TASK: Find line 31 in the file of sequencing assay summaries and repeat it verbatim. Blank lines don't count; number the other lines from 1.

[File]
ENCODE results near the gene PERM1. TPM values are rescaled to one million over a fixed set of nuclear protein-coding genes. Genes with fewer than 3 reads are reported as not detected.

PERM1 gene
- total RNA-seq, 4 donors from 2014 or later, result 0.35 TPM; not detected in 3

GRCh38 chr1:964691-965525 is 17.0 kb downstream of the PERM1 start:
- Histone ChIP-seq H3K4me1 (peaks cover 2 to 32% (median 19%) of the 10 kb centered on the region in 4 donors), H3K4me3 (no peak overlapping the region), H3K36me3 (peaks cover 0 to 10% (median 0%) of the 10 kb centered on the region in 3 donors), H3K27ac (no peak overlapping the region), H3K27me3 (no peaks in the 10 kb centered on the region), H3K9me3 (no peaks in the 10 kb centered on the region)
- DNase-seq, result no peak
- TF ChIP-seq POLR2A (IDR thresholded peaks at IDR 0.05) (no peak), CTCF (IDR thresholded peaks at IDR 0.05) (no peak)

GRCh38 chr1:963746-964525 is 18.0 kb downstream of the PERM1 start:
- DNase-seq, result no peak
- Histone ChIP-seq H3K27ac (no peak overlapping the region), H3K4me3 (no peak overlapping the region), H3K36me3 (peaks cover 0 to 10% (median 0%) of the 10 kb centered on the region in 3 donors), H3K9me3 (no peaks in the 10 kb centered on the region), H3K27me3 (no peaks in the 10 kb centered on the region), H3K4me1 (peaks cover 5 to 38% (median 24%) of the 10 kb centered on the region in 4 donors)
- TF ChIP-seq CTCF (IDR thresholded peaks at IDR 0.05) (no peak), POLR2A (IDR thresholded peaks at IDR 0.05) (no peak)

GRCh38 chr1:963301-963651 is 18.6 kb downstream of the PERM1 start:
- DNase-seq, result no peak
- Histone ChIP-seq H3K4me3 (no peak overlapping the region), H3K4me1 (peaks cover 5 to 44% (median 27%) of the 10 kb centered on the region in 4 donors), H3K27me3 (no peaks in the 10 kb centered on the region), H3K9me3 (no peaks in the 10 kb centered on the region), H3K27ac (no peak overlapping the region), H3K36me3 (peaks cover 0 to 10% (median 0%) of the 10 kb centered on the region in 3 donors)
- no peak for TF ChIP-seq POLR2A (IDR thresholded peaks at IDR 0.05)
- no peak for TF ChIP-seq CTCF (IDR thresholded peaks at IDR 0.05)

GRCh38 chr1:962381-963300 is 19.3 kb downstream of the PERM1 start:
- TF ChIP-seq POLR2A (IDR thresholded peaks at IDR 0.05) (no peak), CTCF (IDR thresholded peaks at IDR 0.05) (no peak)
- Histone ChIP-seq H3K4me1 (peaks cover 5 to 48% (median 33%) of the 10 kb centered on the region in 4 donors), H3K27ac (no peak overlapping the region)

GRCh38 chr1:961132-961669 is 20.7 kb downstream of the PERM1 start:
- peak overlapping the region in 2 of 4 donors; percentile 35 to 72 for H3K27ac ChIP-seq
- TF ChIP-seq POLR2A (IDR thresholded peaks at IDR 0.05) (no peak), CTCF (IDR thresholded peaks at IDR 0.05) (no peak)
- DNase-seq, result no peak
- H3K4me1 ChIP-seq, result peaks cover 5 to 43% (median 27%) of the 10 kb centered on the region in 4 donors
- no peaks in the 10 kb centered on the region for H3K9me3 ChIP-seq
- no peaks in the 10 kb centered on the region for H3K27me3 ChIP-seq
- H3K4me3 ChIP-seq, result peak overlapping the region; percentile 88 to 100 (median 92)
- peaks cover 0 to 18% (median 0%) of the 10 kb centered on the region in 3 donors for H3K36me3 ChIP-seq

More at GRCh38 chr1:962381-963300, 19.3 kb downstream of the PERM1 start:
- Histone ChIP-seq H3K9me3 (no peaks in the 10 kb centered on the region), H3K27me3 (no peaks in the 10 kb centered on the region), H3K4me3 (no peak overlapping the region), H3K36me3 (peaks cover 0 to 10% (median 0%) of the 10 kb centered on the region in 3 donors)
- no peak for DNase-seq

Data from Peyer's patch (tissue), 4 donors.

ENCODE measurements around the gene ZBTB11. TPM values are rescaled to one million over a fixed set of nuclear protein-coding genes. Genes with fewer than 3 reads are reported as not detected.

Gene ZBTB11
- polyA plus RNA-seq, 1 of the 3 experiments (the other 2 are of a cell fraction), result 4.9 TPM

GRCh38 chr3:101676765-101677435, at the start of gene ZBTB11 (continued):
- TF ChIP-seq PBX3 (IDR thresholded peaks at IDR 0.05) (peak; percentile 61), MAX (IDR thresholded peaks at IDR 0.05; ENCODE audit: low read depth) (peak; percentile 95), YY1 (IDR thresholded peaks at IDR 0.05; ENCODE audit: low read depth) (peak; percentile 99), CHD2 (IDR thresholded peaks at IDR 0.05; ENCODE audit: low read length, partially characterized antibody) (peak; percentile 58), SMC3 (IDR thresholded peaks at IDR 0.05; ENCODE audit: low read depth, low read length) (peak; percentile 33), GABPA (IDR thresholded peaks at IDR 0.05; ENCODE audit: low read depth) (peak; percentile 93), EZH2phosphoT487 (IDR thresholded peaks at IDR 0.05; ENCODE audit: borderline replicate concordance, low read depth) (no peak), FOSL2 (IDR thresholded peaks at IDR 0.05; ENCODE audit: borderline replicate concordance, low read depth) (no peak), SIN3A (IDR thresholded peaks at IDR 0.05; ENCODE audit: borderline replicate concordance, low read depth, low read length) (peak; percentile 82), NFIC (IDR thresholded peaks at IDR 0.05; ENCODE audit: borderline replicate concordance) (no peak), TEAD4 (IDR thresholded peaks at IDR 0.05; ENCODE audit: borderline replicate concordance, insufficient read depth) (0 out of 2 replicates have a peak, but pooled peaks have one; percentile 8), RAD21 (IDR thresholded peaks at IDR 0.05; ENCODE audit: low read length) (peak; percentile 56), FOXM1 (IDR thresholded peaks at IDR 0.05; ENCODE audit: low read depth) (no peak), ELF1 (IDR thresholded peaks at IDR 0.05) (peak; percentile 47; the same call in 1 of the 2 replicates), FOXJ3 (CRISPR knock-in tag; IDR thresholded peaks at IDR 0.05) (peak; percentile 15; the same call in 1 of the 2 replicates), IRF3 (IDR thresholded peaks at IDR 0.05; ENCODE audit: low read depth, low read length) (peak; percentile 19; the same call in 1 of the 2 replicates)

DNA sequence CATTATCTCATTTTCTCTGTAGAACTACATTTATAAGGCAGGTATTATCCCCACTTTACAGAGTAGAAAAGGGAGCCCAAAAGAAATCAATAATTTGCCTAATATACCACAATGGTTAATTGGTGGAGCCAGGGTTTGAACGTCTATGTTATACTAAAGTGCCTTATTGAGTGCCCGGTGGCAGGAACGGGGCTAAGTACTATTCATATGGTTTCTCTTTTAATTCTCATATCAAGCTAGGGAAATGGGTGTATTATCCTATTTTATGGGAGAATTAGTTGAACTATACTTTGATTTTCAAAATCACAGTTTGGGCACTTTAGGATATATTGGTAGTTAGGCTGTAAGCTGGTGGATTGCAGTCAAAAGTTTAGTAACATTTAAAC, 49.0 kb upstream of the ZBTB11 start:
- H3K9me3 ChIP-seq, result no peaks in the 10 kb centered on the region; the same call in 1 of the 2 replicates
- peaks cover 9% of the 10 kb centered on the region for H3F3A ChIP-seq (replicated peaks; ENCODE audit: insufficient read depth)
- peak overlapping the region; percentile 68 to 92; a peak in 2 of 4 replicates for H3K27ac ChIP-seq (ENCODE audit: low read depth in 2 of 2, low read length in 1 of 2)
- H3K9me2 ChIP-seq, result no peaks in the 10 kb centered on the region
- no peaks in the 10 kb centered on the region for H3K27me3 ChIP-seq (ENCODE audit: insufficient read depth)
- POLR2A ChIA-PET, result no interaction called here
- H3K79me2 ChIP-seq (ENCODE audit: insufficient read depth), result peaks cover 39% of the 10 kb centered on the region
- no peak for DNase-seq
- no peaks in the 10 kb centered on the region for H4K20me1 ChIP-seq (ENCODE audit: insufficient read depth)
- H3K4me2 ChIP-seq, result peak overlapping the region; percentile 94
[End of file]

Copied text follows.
- no peak for DNase-seq